Reading14: Technological literacy in a digital world
It seems like everything these days is online, uses a device, has a companion app, etc. Computing is growing increasingly intertwined with every part of our lives. People are beginning to argue/lobby that everyone should be introduced to and learn about computing. Most of the arguments I’ve seen revolve around the growing ubiquity of programming – one of the articles likened the current state to how a long time ago writing was a skill only known to scribes, but it’s now the norm.
I honestly haven’t seen too many arguments against teaching everyone about computing – the one article we had to read that presented that view is my only exposure to that opinion. It seems to be taking issue with a part of the presentation, not the idea at the core of it; the article seems to argue that it’s somewhat dishonest to promise coding as a golden ticket for social mobility, that there are other things necessary to make a career out of it, and it’s not that simple. I suppose I don’t disagree.
Where I fall on the matter is that I think that we should definitely try more to expose everyone to what one of the articles calls “computational thinking”. I could easily see this kind of thing slotting in alongside the regular curriculum for students. Later on, it would be easier for those who have interest to take for actual programming courses to dive deeper.
Even if they don’t program, I think it would be useful for everyone to have exposure to these things. In a world becoming increasingly computerized and networked, it’s important for everyone to have a base understanding of what’s happening. People use smartphones, apps, websites, etc, without any idea of what’s happening to their personal information, data, and plans. In the current day, not knowing anything about computers and how the digital world operates opens you up to exploitation.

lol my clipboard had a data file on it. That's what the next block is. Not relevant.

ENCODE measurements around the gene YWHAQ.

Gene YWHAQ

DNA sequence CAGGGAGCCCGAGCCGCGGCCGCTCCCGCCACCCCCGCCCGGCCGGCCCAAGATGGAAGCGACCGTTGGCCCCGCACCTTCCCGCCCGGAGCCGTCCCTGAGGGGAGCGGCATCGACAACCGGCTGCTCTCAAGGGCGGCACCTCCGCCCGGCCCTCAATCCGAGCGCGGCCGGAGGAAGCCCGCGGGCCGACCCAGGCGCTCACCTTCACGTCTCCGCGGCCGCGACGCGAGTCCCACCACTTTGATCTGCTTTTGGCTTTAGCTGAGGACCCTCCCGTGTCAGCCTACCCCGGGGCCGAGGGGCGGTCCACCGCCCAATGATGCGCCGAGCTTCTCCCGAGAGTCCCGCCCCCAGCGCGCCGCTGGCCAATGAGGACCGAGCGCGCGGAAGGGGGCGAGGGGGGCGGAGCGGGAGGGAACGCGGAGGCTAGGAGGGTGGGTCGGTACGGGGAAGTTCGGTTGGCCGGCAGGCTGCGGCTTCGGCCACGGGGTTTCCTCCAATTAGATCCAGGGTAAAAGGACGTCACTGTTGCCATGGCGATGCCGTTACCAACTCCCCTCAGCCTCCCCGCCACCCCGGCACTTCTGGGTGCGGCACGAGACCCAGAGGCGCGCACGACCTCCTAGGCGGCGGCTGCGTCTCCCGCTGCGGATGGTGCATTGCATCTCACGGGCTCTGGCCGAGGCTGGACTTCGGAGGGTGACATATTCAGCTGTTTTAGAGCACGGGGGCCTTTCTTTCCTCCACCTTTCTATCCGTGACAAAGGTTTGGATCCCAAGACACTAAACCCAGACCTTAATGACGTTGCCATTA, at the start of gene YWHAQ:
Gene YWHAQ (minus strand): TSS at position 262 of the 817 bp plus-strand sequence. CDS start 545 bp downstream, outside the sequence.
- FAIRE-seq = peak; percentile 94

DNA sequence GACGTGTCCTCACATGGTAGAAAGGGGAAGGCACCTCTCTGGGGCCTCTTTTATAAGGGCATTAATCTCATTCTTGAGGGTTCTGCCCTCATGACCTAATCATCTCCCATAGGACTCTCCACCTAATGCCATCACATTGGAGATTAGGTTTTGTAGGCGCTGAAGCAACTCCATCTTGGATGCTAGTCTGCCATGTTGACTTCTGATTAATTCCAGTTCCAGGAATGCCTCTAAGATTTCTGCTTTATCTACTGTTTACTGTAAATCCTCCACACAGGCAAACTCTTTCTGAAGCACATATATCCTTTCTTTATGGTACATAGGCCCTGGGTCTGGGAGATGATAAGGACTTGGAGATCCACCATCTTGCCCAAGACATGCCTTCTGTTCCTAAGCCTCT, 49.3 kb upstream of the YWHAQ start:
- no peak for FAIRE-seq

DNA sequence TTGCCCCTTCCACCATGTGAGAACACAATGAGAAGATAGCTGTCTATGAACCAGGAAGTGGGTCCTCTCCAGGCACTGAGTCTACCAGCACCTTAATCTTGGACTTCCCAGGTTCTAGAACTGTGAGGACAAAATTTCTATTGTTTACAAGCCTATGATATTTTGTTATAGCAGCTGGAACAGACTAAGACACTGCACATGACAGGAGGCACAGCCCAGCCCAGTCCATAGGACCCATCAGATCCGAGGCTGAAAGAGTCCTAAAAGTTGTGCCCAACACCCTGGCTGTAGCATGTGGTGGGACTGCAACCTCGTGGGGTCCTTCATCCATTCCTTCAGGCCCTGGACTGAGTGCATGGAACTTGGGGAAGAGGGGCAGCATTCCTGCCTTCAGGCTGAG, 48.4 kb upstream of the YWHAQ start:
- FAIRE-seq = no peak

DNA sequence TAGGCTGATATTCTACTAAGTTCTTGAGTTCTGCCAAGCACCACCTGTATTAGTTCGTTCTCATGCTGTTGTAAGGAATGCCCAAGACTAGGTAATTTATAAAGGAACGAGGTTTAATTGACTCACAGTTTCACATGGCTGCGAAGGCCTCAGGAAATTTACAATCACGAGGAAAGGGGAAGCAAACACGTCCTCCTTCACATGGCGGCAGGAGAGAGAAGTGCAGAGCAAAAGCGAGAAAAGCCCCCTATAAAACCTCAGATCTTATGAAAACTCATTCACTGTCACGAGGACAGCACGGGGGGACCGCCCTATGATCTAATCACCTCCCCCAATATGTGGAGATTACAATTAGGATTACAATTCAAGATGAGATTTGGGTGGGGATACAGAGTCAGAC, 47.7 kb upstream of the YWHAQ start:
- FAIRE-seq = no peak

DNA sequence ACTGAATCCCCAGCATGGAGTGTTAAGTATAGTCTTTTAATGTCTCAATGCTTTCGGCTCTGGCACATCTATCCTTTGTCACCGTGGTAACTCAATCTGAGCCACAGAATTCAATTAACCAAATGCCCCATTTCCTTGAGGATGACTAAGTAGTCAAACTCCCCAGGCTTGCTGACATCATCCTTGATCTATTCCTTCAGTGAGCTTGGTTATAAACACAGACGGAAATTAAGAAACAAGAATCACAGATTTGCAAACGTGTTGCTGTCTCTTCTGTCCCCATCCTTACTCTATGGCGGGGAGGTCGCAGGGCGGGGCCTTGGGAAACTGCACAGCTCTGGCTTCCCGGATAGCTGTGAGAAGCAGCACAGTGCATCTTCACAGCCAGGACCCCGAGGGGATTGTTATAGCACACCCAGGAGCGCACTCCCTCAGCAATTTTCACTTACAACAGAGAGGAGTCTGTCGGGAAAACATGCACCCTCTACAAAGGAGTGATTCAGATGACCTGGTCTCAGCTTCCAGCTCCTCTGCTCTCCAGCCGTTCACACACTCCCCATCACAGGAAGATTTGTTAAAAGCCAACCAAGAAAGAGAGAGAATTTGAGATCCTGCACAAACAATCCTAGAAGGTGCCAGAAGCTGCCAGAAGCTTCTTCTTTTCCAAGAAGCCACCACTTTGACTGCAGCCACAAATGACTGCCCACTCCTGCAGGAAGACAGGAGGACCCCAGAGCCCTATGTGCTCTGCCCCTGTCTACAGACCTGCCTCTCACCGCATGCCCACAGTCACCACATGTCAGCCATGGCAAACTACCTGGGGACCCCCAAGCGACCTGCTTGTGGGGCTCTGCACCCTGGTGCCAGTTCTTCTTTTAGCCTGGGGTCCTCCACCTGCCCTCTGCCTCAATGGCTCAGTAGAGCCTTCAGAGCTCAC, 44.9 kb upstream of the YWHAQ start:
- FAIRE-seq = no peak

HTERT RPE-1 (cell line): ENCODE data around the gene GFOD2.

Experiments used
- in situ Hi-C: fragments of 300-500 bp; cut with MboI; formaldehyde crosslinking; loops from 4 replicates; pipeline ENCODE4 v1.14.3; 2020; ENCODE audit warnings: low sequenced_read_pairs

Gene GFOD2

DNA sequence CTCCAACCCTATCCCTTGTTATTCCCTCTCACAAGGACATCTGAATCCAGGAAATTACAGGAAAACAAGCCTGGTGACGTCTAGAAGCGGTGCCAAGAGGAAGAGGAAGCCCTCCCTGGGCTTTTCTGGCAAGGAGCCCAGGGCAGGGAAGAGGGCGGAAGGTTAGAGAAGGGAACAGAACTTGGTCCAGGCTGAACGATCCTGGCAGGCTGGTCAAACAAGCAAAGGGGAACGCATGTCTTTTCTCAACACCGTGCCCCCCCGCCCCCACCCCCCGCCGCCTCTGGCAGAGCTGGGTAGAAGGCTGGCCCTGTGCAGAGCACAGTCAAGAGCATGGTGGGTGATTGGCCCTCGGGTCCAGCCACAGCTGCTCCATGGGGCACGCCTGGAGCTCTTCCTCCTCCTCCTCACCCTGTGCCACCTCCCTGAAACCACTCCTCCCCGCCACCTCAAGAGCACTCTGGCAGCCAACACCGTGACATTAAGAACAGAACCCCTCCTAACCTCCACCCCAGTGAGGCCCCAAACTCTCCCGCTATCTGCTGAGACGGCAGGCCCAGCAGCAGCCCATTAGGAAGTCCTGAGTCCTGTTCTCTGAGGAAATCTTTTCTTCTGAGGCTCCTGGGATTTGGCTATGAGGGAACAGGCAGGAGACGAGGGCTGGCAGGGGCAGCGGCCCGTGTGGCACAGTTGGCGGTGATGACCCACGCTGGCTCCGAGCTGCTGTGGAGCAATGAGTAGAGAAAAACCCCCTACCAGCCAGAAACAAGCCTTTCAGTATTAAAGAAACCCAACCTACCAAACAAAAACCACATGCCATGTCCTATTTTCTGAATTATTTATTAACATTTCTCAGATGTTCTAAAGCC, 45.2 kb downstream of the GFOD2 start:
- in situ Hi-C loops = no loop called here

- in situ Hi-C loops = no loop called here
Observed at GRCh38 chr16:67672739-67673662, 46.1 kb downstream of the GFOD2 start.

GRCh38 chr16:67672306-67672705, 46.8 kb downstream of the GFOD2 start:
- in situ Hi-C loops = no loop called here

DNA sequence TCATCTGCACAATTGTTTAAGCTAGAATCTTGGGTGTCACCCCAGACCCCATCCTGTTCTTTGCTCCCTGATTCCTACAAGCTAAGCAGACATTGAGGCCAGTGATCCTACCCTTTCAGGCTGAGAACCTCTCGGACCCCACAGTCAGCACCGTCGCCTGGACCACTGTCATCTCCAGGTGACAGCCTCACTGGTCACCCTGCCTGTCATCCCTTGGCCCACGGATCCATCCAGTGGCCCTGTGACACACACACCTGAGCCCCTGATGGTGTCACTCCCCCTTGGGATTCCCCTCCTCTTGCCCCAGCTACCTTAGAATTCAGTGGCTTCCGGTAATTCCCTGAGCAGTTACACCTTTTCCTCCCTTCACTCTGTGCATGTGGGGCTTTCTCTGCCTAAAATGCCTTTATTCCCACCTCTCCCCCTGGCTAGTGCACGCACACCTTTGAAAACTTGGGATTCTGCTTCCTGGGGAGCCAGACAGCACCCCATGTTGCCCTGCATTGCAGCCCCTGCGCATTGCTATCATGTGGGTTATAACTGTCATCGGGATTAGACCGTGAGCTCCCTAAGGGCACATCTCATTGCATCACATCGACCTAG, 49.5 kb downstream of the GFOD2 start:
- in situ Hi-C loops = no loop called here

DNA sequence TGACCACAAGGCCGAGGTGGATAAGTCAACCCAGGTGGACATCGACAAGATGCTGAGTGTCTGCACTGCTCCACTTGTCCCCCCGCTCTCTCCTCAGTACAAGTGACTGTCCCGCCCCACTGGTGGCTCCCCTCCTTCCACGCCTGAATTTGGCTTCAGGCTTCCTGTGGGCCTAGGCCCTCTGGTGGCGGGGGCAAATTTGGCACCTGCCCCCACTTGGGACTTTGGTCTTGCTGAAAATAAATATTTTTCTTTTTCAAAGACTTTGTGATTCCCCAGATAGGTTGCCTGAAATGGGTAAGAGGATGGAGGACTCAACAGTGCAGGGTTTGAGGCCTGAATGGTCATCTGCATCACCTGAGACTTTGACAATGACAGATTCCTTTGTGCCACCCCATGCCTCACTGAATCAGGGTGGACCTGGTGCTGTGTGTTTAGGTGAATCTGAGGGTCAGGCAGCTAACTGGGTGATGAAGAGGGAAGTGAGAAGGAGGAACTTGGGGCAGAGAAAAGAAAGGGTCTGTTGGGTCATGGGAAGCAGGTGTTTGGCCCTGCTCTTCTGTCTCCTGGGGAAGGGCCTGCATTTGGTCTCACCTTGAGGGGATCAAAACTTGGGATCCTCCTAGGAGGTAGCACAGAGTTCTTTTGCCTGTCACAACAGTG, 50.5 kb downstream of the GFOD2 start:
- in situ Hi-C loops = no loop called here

I’ve long thought that computer science is much more universal than everyone seems to believe. I have friends who throw up their hands at a problem that seems the least bit “techy”, and ask me (the resident “computer person”) to fix it. Exposing people to these “computational thinking” concepts early on can help show them the bridge between the things that CS students study and the real world, even if you’re not doing anything digital. Things like sorting large groups of items, or planning and optimizing logistics are closely tied with the more mathematical side of the things we study.
I think that everyone can learn to program (it’s not a mystical in-born art), but it’s a bit much to say that everyone should. I would, however, say that everyone should have some exposure to code, and some understanding of what’s happening beneath the hood when they use online services or social media. That is to say, things like knowledge that they don’t own their data, how their web traffic may be tracked, etc, as opposed to being able to name the layers of the OSI model. If the job of school is to prepare students for the world, we should recognize that at this point some of the preparation must concern the digital ecosystems we live in.